FIG. 2 shows variation in gloss for media made with various surface modifiers.

FIG. 3 shows variation in squareness for media made with various surface modifiers.

DETAILED DESCRIPTION OF THE INVENTION

Preferred modifiers for use in the invention are of formula (I) in which Ar is phenyl or substituted phenyl, R represents an aliphatic group of 1 or 2 carbons and n is 1 or 2.

The surface modifying agent must contain at least one aromatic ring and a phosphonic acid group, with the phosphonic acid group separated from the aromatic ring(s) by at least one carbon atom. Suitable materials therefore include phenethylphosphonic acid (1), benzhydrylphosphonic acid (2), benzylphosphonic acid (3), and substituted derivatives thereof such as 4-nitrobenzylphosphonic acid (4), 3-methoxybenzylphosphonic acid (5), 4-methoxybenzylphosphonic acid (6), 4-t-butylbenzylphosphonic acid (7), 4-methylthiobenzylphosphonic acid (8), 4-methanesulfonylbenzylphosphonic acid (9), 4-trifluoromethylbenzylphosphonic acid (10), 2,3-difluorobenzylphosphonic acid (11) and 2,3,4,5,6-pentafluorobenzylphosphonic acid (12).

The nonmagnetic support may be rigid or flexible. Examples of suitable rigid materials include aluminum, glass etc. A flexible support is preferred, such as a plastic film, especially a polyester film such as poly(ethylene terephthalate) (PET) or poly(ethylene naphthalate) (PEN), typically of thickness 3 to 20 mm preferably 4.5 to 6.5 mm. The support may be coated on one or both major surfaces with a dispersion of a magnetic pigment in accordance with the invention. If only one side of the support is coated with a dispersion of magnetic pigment, the other side is preferably coated with a dispersion of nonmagnetic pigment in a polymer binder. Suitable nonmagnetic pigments include aluminum oxide and carbon black, which may be used to confer appropriate frictional and antistatic properties on the magnetic recording element.

In an alternative construction, two or more layers may be coated on the same side of the support, at least one of said layers comprising a dispersion of a magnetic pigment in accordance with the invention. If both of said layers comprise a dispersion of magnetic pigment, then the magnetic pigments in the separate layers may be of similar or differing coercivities. If only one of said layers comprises a dispersion of magnetic pigment, then the other preferably comprises a dispersion of nonmagnetic particles such as aluminum oxide, titanium dioxide, α-iron oxide or carbon black.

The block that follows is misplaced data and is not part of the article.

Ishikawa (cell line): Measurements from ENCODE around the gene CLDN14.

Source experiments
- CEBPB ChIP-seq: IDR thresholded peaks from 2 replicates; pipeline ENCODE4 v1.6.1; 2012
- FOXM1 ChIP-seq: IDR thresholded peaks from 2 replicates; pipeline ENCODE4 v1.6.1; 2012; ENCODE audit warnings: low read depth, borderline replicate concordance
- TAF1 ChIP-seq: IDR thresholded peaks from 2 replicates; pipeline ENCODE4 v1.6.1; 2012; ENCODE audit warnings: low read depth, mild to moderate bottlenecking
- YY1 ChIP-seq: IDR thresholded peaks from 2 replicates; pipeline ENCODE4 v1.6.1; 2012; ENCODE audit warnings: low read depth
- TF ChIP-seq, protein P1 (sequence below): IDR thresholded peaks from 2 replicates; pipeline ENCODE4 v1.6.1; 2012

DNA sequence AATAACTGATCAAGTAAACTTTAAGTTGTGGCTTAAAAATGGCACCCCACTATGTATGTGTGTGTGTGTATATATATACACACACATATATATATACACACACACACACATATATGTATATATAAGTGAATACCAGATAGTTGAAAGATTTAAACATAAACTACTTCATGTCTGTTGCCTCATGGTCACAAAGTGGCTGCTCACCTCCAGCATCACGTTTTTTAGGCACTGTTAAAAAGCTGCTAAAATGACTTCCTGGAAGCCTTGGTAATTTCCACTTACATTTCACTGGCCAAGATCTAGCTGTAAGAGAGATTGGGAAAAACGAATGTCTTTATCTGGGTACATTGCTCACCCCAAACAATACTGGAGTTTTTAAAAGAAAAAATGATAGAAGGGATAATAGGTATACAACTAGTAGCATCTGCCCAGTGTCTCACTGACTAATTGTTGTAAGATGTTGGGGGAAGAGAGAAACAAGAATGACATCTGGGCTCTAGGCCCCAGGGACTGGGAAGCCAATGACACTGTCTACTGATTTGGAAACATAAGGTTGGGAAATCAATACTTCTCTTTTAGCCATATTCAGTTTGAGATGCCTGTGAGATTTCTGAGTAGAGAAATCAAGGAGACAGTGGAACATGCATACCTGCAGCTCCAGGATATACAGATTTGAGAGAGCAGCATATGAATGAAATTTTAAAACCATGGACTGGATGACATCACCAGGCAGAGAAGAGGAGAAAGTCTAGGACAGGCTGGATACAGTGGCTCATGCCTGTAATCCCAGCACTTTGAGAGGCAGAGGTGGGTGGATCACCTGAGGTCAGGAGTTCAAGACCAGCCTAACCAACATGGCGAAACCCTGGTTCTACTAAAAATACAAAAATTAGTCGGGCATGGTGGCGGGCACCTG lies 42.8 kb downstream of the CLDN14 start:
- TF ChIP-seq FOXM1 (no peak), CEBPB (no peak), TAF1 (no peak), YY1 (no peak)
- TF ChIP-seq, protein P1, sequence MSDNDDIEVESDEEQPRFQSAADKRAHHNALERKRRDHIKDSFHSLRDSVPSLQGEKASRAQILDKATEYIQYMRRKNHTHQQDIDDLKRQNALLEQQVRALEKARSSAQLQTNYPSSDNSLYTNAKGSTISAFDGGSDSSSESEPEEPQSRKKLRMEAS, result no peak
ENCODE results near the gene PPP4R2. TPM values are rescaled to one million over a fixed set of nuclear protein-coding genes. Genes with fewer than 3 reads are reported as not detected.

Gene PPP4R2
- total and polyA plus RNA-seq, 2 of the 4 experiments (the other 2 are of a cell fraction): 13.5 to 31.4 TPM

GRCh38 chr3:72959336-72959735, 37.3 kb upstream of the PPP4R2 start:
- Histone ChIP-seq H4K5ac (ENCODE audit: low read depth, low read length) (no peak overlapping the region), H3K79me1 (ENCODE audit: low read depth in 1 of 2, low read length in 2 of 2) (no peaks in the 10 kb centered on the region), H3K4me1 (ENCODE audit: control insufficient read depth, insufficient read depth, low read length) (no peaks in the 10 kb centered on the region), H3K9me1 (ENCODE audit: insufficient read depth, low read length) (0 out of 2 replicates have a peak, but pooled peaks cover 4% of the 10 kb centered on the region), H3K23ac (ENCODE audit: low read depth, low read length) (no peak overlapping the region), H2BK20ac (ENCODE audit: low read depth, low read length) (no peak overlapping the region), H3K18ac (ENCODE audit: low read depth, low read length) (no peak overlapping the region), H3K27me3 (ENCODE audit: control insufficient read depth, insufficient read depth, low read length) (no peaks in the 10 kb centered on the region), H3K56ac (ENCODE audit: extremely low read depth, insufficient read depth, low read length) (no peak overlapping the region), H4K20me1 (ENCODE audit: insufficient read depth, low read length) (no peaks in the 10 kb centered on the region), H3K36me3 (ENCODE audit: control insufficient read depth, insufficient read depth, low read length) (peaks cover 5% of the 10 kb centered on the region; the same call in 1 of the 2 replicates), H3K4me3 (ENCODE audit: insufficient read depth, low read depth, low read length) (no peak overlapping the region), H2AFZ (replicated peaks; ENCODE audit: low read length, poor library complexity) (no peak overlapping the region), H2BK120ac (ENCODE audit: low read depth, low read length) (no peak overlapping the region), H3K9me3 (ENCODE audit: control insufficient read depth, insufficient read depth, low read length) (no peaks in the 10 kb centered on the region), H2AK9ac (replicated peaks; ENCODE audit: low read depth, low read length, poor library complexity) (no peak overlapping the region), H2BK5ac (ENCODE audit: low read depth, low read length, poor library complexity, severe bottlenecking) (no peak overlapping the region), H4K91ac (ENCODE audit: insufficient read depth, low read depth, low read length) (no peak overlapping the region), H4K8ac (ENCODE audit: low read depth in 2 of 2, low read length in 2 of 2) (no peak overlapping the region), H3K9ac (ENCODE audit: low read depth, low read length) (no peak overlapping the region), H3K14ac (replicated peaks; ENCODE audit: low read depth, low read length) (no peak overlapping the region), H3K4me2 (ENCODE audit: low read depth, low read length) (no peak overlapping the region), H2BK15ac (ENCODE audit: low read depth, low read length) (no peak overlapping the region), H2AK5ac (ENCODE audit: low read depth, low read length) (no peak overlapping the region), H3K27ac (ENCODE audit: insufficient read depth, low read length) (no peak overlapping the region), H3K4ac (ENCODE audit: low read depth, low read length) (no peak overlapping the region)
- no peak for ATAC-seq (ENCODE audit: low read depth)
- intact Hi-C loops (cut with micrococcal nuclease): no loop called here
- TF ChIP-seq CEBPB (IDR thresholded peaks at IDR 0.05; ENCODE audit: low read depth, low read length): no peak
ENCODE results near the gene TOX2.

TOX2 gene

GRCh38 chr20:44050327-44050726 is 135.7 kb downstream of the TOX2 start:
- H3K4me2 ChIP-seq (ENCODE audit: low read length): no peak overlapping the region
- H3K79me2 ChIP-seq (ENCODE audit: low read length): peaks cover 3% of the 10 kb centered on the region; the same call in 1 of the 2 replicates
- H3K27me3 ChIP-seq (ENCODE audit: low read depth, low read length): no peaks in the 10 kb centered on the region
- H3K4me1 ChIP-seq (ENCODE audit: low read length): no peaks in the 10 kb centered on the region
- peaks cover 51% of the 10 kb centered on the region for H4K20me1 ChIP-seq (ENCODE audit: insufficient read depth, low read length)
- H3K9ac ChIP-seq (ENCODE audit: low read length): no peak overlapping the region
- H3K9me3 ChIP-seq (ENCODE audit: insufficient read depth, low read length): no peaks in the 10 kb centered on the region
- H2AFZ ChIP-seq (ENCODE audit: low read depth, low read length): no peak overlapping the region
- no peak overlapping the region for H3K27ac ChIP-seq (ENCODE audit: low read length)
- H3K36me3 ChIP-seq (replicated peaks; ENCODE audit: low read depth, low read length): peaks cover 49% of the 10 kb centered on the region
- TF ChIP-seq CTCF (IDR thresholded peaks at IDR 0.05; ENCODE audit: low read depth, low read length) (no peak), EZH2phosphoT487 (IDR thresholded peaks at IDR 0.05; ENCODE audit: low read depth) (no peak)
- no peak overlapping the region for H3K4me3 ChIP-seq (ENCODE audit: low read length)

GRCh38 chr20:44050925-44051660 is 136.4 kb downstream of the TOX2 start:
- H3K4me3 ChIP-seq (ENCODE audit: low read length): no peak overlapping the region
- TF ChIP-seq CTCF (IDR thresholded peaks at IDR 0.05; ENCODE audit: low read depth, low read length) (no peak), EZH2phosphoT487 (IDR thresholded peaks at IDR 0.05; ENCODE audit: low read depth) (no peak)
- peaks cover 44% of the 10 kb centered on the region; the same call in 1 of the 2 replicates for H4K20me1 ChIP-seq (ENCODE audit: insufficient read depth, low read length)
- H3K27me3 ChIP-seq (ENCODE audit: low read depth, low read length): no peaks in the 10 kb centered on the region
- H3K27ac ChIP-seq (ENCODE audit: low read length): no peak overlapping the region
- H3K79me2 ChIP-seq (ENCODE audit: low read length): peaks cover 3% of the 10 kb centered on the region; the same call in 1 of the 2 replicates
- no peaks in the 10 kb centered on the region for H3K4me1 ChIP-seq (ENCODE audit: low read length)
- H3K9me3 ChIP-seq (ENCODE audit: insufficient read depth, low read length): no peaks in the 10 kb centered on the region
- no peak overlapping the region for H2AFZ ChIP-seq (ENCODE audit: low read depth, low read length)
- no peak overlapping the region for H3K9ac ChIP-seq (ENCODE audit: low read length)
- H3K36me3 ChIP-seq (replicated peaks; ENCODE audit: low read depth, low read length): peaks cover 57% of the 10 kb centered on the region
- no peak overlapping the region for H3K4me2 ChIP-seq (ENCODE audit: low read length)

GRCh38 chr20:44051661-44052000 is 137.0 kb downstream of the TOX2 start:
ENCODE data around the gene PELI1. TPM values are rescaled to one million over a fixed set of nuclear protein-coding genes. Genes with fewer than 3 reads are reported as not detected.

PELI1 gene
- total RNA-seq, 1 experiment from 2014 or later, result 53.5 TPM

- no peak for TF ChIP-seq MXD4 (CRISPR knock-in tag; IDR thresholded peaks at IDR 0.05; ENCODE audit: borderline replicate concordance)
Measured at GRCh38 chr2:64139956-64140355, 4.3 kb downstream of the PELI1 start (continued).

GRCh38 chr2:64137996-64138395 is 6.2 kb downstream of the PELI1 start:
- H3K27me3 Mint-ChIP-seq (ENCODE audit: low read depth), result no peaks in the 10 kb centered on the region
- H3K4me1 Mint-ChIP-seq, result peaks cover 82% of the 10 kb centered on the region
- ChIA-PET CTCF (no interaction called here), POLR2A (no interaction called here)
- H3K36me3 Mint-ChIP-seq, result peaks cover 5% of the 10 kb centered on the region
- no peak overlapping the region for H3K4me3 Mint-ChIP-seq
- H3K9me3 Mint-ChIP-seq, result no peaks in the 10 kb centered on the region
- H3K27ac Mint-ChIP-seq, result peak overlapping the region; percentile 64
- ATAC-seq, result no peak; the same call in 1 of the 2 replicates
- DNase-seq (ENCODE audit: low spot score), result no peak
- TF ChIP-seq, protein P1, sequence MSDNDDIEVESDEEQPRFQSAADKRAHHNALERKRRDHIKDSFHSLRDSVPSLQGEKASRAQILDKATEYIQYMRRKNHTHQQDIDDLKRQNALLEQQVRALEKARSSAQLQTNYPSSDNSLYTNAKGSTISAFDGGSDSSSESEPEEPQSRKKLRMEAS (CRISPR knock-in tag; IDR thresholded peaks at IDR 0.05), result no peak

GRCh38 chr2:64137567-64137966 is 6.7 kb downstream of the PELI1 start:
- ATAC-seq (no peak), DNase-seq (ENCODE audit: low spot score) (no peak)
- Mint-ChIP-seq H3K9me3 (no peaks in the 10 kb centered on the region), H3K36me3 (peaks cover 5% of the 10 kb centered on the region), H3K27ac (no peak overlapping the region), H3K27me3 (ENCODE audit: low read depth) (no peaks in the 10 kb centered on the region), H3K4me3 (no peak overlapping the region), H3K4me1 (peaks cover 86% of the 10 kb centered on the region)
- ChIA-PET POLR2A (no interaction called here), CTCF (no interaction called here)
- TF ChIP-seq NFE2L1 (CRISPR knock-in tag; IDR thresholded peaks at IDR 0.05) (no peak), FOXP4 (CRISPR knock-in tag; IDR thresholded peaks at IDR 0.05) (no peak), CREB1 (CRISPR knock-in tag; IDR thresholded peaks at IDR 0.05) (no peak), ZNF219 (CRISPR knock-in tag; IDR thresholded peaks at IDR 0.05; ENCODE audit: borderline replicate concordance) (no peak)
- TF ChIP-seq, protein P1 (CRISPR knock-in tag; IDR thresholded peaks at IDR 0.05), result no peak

In a preferred embodiment of this construction (which is known as the dual-layer construction), the support bears a smooth layer of a dispersion of nonmagnetic pigment in a polymer binder which is topcoated with a thin layer of a dispersion of magnetic pigment in accordance with the invention. The dual layer construction is described in IEEE Transactions on Magnetics, vol.29(6), 3607-3612 (1993), for example, and is known to provide excellent recording properties.

Any of the polymers known in the art as binders for magnetic recording media may be used as the binder for the magnetic recording media of the present invention. Preferably, the binder forms a chemically crosslinked network (e.g., through radiation curing or through reaction of pendant hydroxy groups with a polyfunctional isocyanate crosslinker), or behaves similarly to a crosslinked network by virtue of chain entanglement and microphase separation, as in the case of the star-block copolymer binders disclosed in U.S. Pat. No. 5,487,951. Preferred binders comprise a combination of "hard" and "soft" resins. The soft resin typically comprises a polyurethane backbone formed by the reaction of one or more polyols with one or more polyisocyanates, while examples of hard resins include polymers and copolymers of vinyl chloride, vinyl acetate, styrene, acrylonitrile, acrylate and methacrylate esters etc. Other resins which have found use as binders for magnetic recording media include phenoxy resins, epoxy resins and polyesters.